Publication


A Maslauskaitė, M Baublytė
Gender and Re-partnering after Divorce in Four Central European and Baltic Countries
Czech Sociological Review, 2015
URL, JabRef BibTex, Abstract
This article analyses the demographic and social determinants of repartnering after divorce in four Baltic and Central European transition countries (Estonia, Lithuania, Poland, and Hungary), which, despite their common transition paths after the 1990s, developed distinct political economies and have different gender and family cultures. The article explores how the re-partnering chances of divorced women and men are shaped by the social divisions of gender, parenthood, age, and education within various transition- society contexts. In general, the findings support the argument about the relevance and mediating role of the societal context in the process of re-partnering. Although we found an overall gender disadvantage in re-partnering across all countries, in more traditional contexts, parenthood undermines the chances of re-partnering for women but not for men. The negative effect of older age for re-partnering after divorce is almost universal for men, but is context-sensitive for women. Education does not affect women’s chances of re-partnering, but it does play a significant role in the attractiveness of men in more traditional settings. The analysis is based on the partnership and parenthood histories recorded in the Generations and Gender Survey.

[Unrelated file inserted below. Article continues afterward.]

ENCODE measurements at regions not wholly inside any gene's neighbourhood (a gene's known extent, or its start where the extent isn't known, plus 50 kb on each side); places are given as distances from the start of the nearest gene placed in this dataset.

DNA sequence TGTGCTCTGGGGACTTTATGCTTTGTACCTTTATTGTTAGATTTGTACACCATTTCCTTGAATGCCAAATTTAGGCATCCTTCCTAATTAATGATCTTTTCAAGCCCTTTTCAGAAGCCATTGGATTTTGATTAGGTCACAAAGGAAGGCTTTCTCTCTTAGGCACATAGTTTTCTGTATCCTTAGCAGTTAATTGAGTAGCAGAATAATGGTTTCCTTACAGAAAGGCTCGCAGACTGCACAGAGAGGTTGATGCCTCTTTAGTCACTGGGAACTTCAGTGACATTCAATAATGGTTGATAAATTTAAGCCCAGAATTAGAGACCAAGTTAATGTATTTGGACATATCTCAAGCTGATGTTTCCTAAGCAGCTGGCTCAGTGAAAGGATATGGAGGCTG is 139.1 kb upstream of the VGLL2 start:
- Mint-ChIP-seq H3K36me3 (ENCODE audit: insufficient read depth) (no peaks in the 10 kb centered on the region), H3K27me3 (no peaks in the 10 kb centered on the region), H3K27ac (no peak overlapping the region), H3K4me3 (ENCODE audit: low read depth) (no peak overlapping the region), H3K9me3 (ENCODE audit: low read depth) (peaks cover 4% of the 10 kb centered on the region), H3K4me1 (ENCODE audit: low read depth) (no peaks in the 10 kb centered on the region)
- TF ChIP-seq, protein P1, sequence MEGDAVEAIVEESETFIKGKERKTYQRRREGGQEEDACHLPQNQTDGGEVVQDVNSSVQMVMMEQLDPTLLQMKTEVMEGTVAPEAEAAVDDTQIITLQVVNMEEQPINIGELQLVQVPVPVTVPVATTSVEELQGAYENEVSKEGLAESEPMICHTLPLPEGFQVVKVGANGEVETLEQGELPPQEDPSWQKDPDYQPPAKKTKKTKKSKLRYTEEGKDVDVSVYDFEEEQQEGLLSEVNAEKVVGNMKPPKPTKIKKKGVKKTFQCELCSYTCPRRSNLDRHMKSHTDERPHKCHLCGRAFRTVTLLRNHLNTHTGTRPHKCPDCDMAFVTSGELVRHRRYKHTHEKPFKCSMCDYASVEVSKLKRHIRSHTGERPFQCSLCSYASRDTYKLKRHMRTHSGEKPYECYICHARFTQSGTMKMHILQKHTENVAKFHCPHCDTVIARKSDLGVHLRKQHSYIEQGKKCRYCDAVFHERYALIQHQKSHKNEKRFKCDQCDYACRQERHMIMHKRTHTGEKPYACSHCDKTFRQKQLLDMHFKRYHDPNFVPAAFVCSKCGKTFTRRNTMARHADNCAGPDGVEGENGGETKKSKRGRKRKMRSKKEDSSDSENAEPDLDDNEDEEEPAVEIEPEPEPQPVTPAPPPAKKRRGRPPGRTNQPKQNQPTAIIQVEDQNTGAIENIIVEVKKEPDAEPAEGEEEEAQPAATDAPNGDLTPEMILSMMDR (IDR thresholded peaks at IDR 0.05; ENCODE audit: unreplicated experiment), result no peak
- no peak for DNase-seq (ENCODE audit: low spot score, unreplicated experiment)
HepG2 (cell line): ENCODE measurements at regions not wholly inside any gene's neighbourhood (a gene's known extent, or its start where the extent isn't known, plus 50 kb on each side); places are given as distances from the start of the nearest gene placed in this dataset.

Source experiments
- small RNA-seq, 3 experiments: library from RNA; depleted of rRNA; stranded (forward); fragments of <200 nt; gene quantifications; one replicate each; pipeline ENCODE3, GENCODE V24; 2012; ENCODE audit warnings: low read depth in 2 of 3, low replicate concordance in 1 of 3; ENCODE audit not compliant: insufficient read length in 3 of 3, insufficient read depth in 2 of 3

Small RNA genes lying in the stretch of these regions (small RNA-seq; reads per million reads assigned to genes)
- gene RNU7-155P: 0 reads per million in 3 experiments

Reference


@article{Maslauskaitė2015a,
  author = {A Maslauskaitė, M Baublytė},
  title = {Gender and Re-partnering after Divorce in Four Central European and Baltic Countries},
  year = {2015},
  journal = {Czech Sociological Review},
  volume = {51},
  number = {6},
  pages = {1023-1047},
  url = {http://dlib.lib.cas.cz/8553/1/15_6_07maslauskaite14.indd.pdf},
  timestamp = {26.01.2016},
  abstract = {This article analyses the demographic and social determinants of repartnering after divorce in four Baltic and Central European transition countries (Estonia, Lithuania, Poland, and Hungary), which, despite their common transition paths after the 1990s, developed distinct political economies and have different gender and family cultures. The article explores how the re-partnering chances of divorced women and men are shaped by the social divisions of gender, parenthood, age, and education within various transition- society contexts. In general, the findings support the argument about the relevance and mediating role of the societal context in the process of re-partnering. Although we found an overall gender disadvantage in re-partnering across all countries, in more traditional contexts, parenthood undermines the chances of re-partnering for women but not for men. The negative effect of older age for re-partnering after divorce is almost universal for men, but is context-sensitive for women. Education does not affect women’s chances of re-partnering, but it does play a significant role in the attractiveness of men in more traditional settings. The analysis is based on the partnership and parenthood histories recorded in the Generations and Gender Survey.}
}

Subscribe to our Mailing List!

Fill the form below with your contact information to receive our bi-monthly GGP at a glance newsletter.